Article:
Before I was in ministry 18 or so years ago, one of my jobs use to be a floor manager for the Olive Garden. I really enjoyed the job. Actually one of the places I had the privilege of working was at a new store start up. How exciting! Everything is new and you get to hire a ton of new people. Cleaning at the end of the night is great as it is all new and easy to clean.
One area that may have been a bit challenging was that everyone was new. The team had not had a chance to work with one another and people were just getting to know each another. The habits of all the new people had to be molded to habits that the store needed. One of the big areas was to teach the difference between the front of the house (where the customers saw, sat, and eat) and the back of the house (where the meals were made, dishes washed, and break rooms were located).
I carry this habit of teaching, training and equipping all my teams the difference of back of the house vs. the front of the house habits into ministry. The back of the house people could often times dress differently, have a different volume in which they worked, and minute by minute organization looked differently as well. The front of the house team wore the ties, pressed their shirts, and for the most part performed a different part. Both front and back of the house were extremely important and were needed the same to have a successful restaurant. People came because both worked well together. They came if the food (back of the house) tasted good and the feel of the restaurant (the front of the house) made them comfortable.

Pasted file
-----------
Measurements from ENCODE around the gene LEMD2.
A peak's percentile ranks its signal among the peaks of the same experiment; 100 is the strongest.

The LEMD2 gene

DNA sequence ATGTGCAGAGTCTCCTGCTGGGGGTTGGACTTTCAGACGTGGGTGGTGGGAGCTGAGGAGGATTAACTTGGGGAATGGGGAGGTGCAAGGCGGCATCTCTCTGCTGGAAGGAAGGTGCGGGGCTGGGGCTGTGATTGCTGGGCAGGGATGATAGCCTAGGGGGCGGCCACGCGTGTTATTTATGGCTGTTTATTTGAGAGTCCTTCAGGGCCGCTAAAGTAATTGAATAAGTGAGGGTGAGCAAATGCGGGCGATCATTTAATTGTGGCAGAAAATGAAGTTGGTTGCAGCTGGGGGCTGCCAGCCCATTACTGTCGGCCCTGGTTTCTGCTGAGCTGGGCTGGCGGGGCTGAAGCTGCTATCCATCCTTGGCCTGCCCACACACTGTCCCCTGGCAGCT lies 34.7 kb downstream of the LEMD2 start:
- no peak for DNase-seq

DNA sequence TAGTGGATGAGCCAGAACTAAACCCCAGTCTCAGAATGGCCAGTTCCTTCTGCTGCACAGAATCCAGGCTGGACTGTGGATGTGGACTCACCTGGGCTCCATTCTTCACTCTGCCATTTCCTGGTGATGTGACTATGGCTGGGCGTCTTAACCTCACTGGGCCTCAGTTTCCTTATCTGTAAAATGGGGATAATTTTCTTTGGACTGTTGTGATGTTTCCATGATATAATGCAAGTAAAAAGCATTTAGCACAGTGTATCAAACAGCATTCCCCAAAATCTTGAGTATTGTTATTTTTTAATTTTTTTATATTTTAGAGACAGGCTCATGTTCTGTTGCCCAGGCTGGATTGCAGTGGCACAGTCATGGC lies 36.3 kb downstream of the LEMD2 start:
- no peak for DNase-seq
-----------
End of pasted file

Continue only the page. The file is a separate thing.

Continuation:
In my check in counters for the kids ministries for example, I do not allow people to eat up front, do work at the counters, text, or even sit down while working check in. I train them to stay focused and talk with those checking in, making each person who checks in feel like they have come to the right place.
Then once they get checked in, they head back let’s say to the nursery. The volume changes a little, my team in the back of the house may be rolling on the floor with kids, we have some snacks back there etc. But to me the difference of having both front of the house and back of the house is vital. I would not want the two to get mixed up.
I feel the front of the house done right says to those who are coming, “Welcome we are glad you have chosen to come here today”. Then the back of the house done right simply says, “You have chosen right in coming here”.